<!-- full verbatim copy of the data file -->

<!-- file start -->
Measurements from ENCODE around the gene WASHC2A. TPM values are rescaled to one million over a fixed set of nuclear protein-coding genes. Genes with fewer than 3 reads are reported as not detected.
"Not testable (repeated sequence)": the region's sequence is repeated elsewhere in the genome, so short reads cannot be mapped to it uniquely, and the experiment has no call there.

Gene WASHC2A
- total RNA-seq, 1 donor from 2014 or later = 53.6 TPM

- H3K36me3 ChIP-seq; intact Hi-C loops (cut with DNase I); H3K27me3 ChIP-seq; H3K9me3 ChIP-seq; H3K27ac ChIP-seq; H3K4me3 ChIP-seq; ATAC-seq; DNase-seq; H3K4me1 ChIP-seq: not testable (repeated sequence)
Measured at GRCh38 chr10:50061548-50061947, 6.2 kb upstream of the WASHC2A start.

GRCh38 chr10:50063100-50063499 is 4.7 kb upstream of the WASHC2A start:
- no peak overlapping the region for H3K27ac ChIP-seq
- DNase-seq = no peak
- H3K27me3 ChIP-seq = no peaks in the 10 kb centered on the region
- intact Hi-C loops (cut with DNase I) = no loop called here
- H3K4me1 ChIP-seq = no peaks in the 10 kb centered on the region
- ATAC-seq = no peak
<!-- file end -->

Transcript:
Measurements from ENCODE around the gene WASHC2A. TPM values are rescaled to one million over a fixed set of nuclear protein-coding genes. Genes with fewer than 3 reads are reported as not detected.
"Not testable (repeated sequence)": the region's sequence is repeated elsewhere in the genome, so short reads cannot be mapped to it uniquely, and the experiment has no call there.

Gene WASHC2A
- total RNA-seq, 1 donor from 2014 or later = 53.6 TPM

- H3K36me3 ChIP-seq; intact Hi-C loops (cut with DNase I); H3K27me3 ChIP-seq; H3K9me3 ChIP-seq; H3K27ac ChIP-seq; H3K4me3 ChIP-seq; ATAC-seq; DNase-seq; H3K4me1 ChIP-seq: not testable (repeated sequence)
Measured at GRCh38 chr10:50061548-50061947, 6.2 kb upstream of the WASHC2A start.

GRCh38 chr10:50063100-50063499 is 4.7 kb upstream of the WASHC2A start:
- no peak overlapping the region for H3K27ac ChIP-seq
- DNase-seq = no peak
- H3K27me3 ChIP-seq = no peaks in the 10 kb centered on the region
- intact Hi-C loops (cut with DNase I) = no loop called here
- H3K4me1 ChIP-seq = no peaks in the 10 kb centered on the region
- ATAC-seq = no peak